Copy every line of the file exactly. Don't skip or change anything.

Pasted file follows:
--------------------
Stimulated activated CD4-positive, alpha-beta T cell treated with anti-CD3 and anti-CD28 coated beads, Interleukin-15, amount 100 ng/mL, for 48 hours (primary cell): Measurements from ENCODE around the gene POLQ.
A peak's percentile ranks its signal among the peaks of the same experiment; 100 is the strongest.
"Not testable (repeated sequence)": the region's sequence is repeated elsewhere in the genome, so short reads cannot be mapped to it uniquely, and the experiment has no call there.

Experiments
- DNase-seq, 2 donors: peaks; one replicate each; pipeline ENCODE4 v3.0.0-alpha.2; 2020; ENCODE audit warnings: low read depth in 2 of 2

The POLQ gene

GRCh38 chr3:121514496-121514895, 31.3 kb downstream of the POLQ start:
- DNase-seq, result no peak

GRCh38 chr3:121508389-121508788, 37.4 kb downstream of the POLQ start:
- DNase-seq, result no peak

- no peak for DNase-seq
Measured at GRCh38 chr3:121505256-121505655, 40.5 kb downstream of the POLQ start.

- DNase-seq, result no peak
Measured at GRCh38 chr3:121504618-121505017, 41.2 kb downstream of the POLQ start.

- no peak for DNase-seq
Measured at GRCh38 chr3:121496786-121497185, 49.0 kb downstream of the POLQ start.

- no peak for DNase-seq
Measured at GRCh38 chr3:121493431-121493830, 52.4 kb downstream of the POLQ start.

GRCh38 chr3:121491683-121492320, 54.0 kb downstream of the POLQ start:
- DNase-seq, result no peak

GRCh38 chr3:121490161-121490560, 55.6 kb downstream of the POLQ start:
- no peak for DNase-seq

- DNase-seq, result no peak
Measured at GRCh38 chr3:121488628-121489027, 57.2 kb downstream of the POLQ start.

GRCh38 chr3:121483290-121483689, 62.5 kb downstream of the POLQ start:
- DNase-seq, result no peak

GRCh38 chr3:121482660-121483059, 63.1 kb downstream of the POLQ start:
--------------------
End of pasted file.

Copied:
Stimulated activated CD4-positive, alpha-beta T cell treated with anti-CD3 and anti-CD28 coated beads, Interleukin-15, amount 100 ng/mL, for 48 hours (primary cell): Measurements from ENCODE around the gene POLQ.
A peak's percentile ranks its signal among the peaks of the same experiment; 100 is the strongest.
"Not testable (repeated sequence)": the region's sequence is repeated elsewhere in the genome, so short reads cannot be mapped to it uniquely, and the experiment has no call there.

Experiments
- DNase-seq, 2 donors: peaks; one replicate each; pipeline ENCODE4 v3.0.0-alpha.2; 2020; ENCODE audit warnings: low read depth in 2 of 2

The POLQ gene

GRCh38 chr3:121514496-121514895, 31.3 kb downstream of the POLQ start:
- DNase-seq, result no peak

GRCh38 chr3:121508389-121508788, 37.4 kb downstream of the POLQ start:
- DNase-seq, result no peak

- no peak for DNase-seq
Measured at GRCh38 chr3:121505256-121505655, 40.5 kb downstream of the POLQ start.

- DNase-seq, result no peak
Measured at GRCh38 chr3:121504618-121505017, 41.2 kb downstream of the POLQ start.

- no peak for DNase-seq
Measured at GRCh38 chr3:121496786-121497185, 49.0 kb downstream of the POLQ start.

- no peak for DNase-seq
Measured at GRCh38 chr3:121493431-121493830, 52.4 kb downstream of the POLQ start.

GRCh38 chr3:121491683-121492320, 54.0 kb downstream of the POLQ start:
- DNase-seq, result no peak

GRCh38 chr3:121490161-121490560, 55.6 kb downstream of the POLQ start:
- no peak for DNase-seq

- DNase-seq, result no peak
Measured at GRCh38 chr3:121488628-121489027, 57.2 kb downstream of the POLQ start.

GRCh38 chr3:121483290-121483689, 62.5 kb downstream of the POLQ start:
- DNase-seq, result no peak

GRCh38 chr3:121482660-121483059, 63.1 kb downstream of the POLQ start: